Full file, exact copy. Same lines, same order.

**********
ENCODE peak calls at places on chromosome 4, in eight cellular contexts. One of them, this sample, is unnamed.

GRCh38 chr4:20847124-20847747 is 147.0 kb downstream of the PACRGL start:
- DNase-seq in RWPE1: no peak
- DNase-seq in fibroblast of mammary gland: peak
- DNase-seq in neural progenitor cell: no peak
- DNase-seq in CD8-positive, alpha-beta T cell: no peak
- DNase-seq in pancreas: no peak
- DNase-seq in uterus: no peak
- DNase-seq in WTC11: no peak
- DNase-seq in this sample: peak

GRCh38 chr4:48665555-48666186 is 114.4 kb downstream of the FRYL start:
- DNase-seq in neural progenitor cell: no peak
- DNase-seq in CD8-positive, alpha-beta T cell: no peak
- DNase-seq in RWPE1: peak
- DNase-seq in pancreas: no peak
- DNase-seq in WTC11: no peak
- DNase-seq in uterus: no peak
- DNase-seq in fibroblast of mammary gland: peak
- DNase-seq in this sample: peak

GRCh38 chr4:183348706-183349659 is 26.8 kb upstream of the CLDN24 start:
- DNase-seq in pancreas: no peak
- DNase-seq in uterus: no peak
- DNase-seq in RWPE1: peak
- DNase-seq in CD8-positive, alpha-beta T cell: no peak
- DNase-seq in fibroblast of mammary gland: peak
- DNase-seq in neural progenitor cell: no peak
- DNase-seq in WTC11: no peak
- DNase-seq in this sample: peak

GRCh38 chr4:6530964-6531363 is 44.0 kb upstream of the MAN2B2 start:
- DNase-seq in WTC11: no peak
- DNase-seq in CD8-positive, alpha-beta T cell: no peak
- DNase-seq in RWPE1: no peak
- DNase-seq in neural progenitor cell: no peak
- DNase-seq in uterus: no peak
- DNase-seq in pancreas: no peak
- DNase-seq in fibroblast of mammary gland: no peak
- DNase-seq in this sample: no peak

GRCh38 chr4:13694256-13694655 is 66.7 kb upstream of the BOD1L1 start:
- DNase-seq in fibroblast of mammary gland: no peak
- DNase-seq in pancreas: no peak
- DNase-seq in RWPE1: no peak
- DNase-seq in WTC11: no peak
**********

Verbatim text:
ENCODE peak calls at places on chromosome 4, in eight cellular contexts. One of them, this sample, is unnamed.

GRCh38 chr4:20847124-20847747 is 147.0 kb downstream of the PACRGL start:
- DNase-seq in RWPE1: no peak
- DNase-seq in fibroblast of mammary gland: peak
- DNase-seq in neural progenitor cell: no peak
- DNase-seq in CD8-positive, alpha-beta T cell: no peak
- DNase-seq in pancreas: no peak
- DNase-seq in uterus: no peak
- DNase-seq in WTC11: no peak
- DNase-seq in this sample: peak

GRCh38 chr4:48665555-48666186 is 114.4 kb downstream of the FRYL start:
- DNase-seq in neural progenitor cell: no peak
- DNase-seq in CD8-positive, alpha-beta T cell: no peak
- DNase-seq in RWPE1: peak
- DNase-seq in pancreas: no peak
- DNase-seq in WTC11: no peak
- DNase-seq in uterus: no peak
- DNase-seq in fibroblast of mammary gland: peak
- DNase-seq in this sample: peak

GRCh38 chr4:183348706-183349659 is 26.8 kb upstream of the CLDN24 start:
- DNase-seq in pancreas: no peak
- DNase-seq in uterus: no peak
- DNase-seq in RWPE1: peak
- DNase-seq in CD8-positive, alpha-beta T cell: no peak
- DNase-seq in fibroblast of mammary gland: peak
- DNase-seq in neural progenitor cell: no peak
- DNase-seq in WTC11: no peak
- DNase-seq in this sample: peak

GRCh38 chr4:6530964-6531363 is 44.0 kb upstream of the MAN2B2 start:
- DNase-seq in WTC11: no peak
- DNase-seq in CD8-positive, alpha-beta T cell: no peak
- DNase-seq in RWPE1: no peak
- DNase-seq in neural progenitor cell: no peak
- DNase-seq in uterus: no peak
- DNase-seq in pancreas: no peak
- DNase-seq in fibroblast of mammary gland: no peak
- DNase-seq in this sample: no peak

GRCh38 chr4:13694256-13694655 is 66.7 kb upstream of the BOD1L1 start:
- DNase-seq in fibroblast of mammary gland: no peak
- DNase-seq in pancreas: no peak
- DNase-seq in RWPE1: no peak
- DNase-seq in WTC11: no peak